International Affairs

Marie Lamensch

In her book Women and Power: A Manifesto, Mary Beard looks at the ways women’s voices are not heard in contemporary culture and politics, and traces it back to the Antiquity when “to become a man was to claim the right to speak.” Public speaking simply defined masculinity and this influenced the societies we live still in today and the institutions we have. “The point is simple but important: as far back as we can see in Western history there is a radical separation - real, cultural and imaginary - between women and power.”

Corrie Hulse

Growing up, I remember reading about various women’s movements, about the Suffragettes, about the feminism of the 60s and 70s, about the women who fought the hard battles so I could live in the level of semi-equality I do today. I was always intrigued, and inspired by their passion, and understood the importance of their fight and their sacrifice. It was because of them that I knew I could be anything, do anything I dreamed. But somehow, I still didn’t really understand the true power of women yet.

Aria Chiodo

A significant problem to me a few years ago was the idea of young women rejecting the term feminist. As the feminist daughter of a former NOW chapter president, this upset and confused me; I was afraid of the “post-feminist” direction our society seemed to be headed. I was not aware, however, that we had apparently entered a new wave of feminism sometime in 2013—whether this was a fourth or fifth wave is subject to much disagreement. I’m not going to attempt to clarify which “wave” we are currently in, but I have always considered “waves” to be synonymous with movements, and I do believe we are most definitely in a new movement.

Corrie Hulse

What follows is the introduction to When We Let People Die: The Failure of the Responsibility to Protect, published by The Mantle in 2018. This collection of essays, by The Mantle's managing editor Corrie Hulse, examines the shortcomings in the implementation of the doctrine of the Responsibility to Protect, and what might be done to remedy international complacence in the face of mass atrocities.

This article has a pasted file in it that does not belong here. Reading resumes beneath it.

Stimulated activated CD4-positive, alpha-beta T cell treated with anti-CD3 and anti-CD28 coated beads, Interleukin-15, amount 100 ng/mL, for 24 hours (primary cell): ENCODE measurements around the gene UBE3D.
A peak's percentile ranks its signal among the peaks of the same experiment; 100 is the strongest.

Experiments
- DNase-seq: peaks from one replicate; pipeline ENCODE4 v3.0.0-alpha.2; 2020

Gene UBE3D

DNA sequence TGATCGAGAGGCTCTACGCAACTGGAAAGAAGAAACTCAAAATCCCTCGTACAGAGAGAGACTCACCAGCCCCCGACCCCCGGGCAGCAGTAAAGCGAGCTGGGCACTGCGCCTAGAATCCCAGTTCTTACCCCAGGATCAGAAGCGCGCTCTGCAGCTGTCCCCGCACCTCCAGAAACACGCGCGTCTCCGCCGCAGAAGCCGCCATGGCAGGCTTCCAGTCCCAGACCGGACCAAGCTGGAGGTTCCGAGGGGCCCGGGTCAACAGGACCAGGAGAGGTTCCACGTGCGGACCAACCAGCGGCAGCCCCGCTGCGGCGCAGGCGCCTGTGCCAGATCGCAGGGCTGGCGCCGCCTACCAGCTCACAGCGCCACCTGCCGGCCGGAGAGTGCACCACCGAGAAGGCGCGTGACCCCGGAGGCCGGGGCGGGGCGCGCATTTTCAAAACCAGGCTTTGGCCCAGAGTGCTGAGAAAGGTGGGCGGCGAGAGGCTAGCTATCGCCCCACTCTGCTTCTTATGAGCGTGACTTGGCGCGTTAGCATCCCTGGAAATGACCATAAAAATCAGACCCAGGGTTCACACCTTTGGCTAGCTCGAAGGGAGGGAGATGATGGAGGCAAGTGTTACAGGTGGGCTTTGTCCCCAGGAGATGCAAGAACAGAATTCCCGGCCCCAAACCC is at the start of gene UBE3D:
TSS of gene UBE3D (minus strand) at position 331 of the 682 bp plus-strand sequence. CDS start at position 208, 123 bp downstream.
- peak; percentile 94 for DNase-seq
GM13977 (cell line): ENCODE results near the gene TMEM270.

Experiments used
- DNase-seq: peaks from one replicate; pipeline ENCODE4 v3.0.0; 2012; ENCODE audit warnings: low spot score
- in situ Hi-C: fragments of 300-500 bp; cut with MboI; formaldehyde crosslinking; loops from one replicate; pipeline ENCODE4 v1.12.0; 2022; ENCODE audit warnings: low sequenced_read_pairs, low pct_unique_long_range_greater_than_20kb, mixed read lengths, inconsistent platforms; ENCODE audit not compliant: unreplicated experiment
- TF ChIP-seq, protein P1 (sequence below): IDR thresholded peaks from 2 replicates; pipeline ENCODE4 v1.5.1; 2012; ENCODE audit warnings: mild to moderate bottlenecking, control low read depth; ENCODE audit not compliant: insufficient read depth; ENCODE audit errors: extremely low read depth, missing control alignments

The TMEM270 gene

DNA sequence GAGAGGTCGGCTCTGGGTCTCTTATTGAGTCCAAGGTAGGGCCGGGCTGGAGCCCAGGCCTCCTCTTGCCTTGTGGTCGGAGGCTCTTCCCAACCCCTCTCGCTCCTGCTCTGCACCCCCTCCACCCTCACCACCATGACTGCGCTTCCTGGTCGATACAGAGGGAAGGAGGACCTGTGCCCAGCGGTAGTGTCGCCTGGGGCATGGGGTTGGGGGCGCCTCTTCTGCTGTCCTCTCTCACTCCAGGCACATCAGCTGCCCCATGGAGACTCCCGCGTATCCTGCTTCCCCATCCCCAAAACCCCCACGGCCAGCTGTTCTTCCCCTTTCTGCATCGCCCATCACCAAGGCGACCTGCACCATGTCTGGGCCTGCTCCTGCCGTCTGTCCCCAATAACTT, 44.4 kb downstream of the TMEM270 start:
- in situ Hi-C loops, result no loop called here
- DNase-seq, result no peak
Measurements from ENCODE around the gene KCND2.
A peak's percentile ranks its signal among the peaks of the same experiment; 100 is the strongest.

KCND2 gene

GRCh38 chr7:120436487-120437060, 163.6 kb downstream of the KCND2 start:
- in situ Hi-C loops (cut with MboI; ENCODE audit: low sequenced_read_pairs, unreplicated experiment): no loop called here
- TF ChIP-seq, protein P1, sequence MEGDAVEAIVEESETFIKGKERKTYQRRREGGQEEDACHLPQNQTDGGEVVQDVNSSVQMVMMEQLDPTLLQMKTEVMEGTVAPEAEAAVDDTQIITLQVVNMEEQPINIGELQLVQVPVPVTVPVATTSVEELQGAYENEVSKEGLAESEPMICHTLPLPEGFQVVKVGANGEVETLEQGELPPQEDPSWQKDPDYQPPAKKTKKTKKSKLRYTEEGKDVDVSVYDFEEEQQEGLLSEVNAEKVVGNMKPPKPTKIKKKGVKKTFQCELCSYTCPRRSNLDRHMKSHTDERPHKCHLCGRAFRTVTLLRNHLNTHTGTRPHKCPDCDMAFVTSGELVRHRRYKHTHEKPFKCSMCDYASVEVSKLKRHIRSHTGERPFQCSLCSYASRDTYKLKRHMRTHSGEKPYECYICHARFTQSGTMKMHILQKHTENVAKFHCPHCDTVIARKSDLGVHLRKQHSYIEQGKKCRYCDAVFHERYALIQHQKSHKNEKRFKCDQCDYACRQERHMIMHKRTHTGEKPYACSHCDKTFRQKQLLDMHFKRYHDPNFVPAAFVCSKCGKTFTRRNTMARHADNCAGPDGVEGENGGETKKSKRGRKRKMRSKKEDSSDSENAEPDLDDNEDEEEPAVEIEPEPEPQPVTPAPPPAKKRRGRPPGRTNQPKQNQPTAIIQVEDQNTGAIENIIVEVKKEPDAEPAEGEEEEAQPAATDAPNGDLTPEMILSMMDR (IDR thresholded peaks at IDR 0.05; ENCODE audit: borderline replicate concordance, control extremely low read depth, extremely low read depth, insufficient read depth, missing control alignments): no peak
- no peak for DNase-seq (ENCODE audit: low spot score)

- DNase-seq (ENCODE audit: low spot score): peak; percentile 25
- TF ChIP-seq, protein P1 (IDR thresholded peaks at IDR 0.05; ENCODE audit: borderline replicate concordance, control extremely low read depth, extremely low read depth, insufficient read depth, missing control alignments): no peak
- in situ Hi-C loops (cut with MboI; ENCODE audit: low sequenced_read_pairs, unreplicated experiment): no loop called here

Rutvi Ajmera

Rutvi Ajmera

Joan Cocks

While “border” is the specific concept of a delineating, separating, and adjacency-creating edge, there’s a fundamental sense in which every concept has edges that help distinguish it from every other. Some of those other concepts will be similar to it but not identical, most will be incommensurable, and a few will be diametrically opposed. Thus, the concept of border is similar but not identical to “periphery” and “margin,” incommensurable with “forest” or “justice” or “appetite,” and diametrically opposed to “the center” on the one side and “unboundedness” on the other. Linguistic distinctions, in short, are made by drawing conceptual and hence mental dividing lines between x and y that also relate the entities they distinguish in different ways.

Michael Forman

The train that crosses the Oresund from Copenhagen to Malmö was nearly at its destination. As it pulled into the first stop, the doors stayed closed; gendarmes boarded and proceeded to check documents. For locals, used to a half-hour ride, the commute has more than doubled in duration. For the unfortunates pulled off the train, the ordeal would continue. The checks, new and broadly unpopular in Malmö, respond to the hostile reaction against refugees from Swedes who live far from the area. Both Denmark and Sweden are parties to the Schengen Agreement (1985) which allows for the free movement of their citizens as if they were in a single country. There are no checks on the way to Copenhagen.

Élisabeth Vallet

After the fall of the Berlin Wall it was believed that the reconfiguration of international relations was opening an age of globalization in which states, borders, and sovereignties would become obsolete. September 11, however, signaled the end of this Western-centered utopia and the beginning of an era where border barriers and walls were becoming central to a re-fortified world. Borders were seen as open, soft, and purposely porous. They have become more and more closed, hard, and seemingly impassable. 

Amarnath Amarasingam Jacob Davey

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